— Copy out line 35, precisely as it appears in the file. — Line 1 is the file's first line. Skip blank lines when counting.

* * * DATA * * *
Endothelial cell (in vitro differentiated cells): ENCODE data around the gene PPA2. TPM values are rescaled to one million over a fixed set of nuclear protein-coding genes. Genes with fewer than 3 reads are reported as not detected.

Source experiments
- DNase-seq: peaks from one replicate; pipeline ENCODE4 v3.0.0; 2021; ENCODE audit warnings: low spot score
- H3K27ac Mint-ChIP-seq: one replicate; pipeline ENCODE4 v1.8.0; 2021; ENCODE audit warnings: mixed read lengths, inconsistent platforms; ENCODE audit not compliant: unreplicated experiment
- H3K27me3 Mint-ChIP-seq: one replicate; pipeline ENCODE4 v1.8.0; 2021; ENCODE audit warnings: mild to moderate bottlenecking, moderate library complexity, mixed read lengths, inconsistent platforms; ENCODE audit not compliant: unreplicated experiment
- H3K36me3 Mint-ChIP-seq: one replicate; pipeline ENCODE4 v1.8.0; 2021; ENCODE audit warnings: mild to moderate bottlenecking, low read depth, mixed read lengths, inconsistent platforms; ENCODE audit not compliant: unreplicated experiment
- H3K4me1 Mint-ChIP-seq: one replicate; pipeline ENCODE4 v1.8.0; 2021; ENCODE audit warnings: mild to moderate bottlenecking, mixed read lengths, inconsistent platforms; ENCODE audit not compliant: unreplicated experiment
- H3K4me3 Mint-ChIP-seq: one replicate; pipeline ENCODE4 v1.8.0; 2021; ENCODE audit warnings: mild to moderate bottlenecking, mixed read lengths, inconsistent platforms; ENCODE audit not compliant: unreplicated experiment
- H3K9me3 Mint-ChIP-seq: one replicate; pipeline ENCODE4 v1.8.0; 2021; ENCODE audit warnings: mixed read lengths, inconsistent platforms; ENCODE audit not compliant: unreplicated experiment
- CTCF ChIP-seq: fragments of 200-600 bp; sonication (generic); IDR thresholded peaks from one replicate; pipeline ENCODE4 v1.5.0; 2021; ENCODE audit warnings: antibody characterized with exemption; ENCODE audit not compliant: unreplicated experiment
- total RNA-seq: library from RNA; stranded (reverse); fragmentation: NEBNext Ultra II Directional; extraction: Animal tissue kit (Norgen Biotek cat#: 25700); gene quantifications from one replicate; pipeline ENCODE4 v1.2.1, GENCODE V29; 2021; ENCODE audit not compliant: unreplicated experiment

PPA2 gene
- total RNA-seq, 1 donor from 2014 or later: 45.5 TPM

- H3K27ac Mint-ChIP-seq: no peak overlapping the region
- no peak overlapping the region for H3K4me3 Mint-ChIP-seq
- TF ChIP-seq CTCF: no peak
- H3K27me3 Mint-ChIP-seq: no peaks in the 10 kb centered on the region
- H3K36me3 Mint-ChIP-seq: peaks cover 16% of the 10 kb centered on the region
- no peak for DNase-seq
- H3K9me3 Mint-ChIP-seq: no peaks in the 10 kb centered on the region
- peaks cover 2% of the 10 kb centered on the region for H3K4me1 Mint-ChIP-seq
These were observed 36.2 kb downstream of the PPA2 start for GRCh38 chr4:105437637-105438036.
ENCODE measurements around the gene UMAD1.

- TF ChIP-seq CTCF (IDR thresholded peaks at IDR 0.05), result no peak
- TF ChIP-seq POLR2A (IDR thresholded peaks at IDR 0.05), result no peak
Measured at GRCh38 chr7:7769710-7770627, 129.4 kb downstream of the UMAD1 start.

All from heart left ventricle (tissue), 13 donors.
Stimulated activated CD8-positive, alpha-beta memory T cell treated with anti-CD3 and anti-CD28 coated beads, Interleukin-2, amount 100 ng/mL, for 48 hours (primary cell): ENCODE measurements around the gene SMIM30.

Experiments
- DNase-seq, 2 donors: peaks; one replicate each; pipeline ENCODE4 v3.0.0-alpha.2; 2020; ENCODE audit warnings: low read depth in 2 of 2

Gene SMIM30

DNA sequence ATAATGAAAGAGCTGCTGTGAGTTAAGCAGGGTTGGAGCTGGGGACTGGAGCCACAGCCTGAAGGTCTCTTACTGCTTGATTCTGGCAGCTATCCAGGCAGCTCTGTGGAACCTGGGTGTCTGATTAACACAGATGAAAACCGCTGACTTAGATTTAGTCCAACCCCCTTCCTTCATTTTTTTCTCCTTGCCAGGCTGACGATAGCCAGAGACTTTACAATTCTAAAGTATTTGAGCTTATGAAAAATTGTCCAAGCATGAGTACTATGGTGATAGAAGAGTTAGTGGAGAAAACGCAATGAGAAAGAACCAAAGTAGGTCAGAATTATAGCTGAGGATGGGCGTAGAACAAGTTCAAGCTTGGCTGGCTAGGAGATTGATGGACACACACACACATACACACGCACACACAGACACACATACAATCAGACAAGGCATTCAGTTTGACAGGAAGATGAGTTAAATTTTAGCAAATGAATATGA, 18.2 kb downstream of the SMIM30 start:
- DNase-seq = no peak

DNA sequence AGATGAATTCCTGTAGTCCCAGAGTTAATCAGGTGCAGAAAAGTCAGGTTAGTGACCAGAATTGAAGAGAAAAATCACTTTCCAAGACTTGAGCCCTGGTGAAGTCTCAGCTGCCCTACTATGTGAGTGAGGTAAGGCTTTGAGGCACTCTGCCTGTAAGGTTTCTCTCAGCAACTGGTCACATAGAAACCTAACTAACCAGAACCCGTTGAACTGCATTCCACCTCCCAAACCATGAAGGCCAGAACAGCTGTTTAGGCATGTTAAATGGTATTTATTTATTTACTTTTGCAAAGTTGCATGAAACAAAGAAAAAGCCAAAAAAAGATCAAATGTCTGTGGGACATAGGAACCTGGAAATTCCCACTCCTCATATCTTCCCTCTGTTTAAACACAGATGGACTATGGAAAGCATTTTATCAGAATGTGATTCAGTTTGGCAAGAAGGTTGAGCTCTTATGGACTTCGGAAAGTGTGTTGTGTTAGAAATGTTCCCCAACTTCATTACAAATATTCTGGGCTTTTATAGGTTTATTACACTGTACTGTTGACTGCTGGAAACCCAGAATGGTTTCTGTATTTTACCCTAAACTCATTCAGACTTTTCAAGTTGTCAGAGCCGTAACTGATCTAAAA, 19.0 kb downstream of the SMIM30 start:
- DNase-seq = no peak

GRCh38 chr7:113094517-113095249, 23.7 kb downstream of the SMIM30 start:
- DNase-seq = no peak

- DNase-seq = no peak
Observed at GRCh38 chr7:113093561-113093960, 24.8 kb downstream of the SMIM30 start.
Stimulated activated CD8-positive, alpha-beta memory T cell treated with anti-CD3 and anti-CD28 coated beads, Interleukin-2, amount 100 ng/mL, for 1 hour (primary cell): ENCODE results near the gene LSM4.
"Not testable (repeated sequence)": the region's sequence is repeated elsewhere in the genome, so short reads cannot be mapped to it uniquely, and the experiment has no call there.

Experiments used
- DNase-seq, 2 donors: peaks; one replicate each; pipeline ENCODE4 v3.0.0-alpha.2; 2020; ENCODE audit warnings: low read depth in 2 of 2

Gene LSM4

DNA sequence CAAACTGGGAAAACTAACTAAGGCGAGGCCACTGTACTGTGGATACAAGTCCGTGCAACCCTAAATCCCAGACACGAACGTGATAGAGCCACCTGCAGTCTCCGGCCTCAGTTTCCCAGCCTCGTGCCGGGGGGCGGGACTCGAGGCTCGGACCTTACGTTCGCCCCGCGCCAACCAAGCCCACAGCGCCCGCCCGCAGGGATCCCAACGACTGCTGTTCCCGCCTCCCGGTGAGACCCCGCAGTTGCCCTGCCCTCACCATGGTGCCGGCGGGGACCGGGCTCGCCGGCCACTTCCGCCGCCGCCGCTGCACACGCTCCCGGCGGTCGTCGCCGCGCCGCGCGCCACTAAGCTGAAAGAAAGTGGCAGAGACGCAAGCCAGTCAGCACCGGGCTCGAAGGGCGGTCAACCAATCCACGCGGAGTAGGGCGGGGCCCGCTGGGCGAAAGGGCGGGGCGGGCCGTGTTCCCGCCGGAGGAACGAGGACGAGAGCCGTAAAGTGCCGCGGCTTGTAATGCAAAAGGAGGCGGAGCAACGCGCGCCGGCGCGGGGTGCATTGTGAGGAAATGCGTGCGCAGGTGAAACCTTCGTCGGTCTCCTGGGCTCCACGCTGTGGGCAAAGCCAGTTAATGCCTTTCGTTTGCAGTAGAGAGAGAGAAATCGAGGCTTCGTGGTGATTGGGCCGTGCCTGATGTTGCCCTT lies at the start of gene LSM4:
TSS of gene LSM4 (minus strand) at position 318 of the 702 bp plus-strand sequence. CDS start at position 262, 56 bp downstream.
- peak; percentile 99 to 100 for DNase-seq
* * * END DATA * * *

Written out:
- DNase-seq = no peak